Most charities are required by law to disperse at least 5% of their assets each year to maintain their not-for-profit status. Only colleges are exempt. Or were exempt? We'll see. If Mass gets its way, you may see other states jumping on the band wagon.

I'm glad to see that I'm not the only one who is following this issue.

Posted by: Bruce | May 10, 2008 4:09:07 PM

The idea has prompted a range of questions, including whether it is legal to infringe upon private colleges' tax-exempt status or single them out based on their wealth.
---------

private taxpayer, private college...

Live by the sword, die by the sword......

Why am I enjoying this so much?

Posted by: Sandy P | May 10, 2008 4:37:07 PM

Remember, this is how the income tax started - "Oh, we're only putting a small tax on the very wealthy." If this comes to pass, don't be surprised in ten years when endowments over $1 million are taxed.

Posted by: Don't Trust Them | May 10, 2008 5:00:32 PM

And the chickens come home to roost. The Ivy league has been turning out good little socialists for decades. Seems they didn't realize that eventually their monsters would turn on them.

Posted by: JKB | May 10, 2008 7:32:06 PM

The only reason why Harvard still has tuition is that way they can collect money from government scholarships. If they didn't have tuition, they wouldn't be able to charge the various government scholarship programs for their tuition.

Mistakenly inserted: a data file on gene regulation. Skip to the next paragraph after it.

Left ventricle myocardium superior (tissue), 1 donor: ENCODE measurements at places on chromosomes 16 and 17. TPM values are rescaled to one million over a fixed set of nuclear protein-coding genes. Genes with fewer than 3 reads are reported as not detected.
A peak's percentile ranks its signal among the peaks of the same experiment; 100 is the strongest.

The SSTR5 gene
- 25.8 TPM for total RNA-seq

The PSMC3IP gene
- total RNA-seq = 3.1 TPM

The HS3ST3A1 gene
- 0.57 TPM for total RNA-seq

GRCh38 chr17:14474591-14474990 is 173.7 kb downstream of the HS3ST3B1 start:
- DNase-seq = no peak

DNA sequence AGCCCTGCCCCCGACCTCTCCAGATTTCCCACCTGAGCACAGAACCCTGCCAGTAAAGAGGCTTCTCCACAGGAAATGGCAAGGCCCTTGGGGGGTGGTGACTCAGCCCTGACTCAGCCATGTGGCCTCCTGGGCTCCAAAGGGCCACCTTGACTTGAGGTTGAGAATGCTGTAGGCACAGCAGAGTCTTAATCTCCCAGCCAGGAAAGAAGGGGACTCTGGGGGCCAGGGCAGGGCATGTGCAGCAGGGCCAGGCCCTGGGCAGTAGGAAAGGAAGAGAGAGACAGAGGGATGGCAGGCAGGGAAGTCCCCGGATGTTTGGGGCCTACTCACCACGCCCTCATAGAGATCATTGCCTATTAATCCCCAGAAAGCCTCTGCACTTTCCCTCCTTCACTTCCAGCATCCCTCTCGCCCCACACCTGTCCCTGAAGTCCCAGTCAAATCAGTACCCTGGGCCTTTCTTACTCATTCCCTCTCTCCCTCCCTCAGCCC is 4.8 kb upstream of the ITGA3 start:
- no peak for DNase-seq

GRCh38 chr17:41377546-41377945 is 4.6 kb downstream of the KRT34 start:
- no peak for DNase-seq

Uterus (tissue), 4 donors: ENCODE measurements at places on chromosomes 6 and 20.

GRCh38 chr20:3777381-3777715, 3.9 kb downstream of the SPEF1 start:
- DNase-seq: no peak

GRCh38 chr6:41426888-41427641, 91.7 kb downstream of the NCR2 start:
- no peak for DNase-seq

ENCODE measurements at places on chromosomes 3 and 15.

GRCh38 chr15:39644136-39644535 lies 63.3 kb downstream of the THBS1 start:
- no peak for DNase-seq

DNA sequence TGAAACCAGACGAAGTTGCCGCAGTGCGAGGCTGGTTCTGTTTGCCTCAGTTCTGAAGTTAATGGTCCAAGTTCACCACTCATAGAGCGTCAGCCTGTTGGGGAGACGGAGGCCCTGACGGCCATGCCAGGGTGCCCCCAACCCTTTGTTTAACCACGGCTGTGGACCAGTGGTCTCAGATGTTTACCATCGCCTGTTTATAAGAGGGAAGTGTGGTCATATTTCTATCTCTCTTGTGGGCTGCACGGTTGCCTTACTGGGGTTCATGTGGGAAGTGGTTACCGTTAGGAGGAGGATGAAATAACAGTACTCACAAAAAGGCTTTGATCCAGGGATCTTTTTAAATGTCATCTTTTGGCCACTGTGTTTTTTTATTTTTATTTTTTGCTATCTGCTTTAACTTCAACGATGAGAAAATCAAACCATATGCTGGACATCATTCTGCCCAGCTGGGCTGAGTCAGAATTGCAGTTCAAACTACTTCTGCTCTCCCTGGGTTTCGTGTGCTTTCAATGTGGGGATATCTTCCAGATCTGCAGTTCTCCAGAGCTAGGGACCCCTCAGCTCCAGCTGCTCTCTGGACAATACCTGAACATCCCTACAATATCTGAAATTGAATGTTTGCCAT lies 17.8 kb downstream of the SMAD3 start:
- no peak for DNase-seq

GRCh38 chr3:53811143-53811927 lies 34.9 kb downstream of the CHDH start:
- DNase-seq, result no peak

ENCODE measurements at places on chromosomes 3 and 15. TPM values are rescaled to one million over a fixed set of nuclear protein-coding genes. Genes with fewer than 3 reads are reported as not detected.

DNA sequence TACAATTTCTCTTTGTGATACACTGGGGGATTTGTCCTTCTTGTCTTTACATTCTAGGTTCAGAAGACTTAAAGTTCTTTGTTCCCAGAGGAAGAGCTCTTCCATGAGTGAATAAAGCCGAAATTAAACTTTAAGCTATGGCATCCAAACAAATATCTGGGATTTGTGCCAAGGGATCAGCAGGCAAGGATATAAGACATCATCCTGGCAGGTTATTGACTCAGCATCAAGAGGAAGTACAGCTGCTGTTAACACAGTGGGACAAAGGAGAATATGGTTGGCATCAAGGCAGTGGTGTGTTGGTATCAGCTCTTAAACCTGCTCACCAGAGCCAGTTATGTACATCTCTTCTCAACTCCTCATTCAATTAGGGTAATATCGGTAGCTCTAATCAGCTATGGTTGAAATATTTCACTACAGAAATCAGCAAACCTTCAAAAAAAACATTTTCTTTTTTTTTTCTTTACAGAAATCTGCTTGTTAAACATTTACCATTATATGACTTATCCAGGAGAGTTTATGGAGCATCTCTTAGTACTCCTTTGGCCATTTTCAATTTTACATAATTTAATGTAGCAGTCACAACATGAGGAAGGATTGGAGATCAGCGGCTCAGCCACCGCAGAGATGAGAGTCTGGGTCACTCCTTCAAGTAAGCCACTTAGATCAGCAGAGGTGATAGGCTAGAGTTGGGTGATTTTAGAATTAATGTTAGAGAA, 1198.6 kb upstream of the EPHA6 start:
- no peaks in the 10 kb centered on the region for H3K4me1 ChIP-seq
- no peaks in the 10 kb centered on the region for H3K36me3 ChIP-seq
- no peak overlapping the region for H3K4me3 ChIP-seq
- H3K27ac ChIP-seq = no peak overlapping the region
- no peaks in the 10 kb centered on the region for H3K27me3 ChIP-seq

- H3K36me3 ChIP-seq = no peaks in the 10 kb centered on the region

I went to college on a ROTC scholarship. (not at Harvard!)

Posted by: Don Meaker | May 10, 2008 8:10:32 PM

Hey M.I.T., relocate to the great state of Washington! The old brewery in Olympia would make a great campus.

Posted by: Sounder | May 10, 2008 8:31:23 PM

How about ruling that Universities with endowments greater than (say) $15 Billion can no longer offer tax deductions for their donors? So those wealthy Hahvahd donors could then direct their wealth to some other worthy college.

Posted by: Half Canadian | May 10, 2008 9:57:01 PM

"The idea has prompted a range of questions, including whether it is legal to infringe upon private colleges' tax-exempt status or single them out based on their wealth."

Gee, I don't remember anyone in higher education getting their knickers in a twist when Wal-Mart or "Big Oil" get singled out for discriminatory tax treatment. Maybe they should have looked at their bank balances and guessed who would be next.

It is painful to watch my daughter's tuition go up 10% this year knowing that her school (UVa) has more than $1 billion accumulated. Couldn't they spend just a little and try to keep fee hikes reasonable?

Posted by: stealthpundit | May 11, 2008 4:51:32 AM

Another example of the liberal viewpoint of "taxes for thee, but not for me." While we're at it, let's take a look at Harvard's carbon footprint...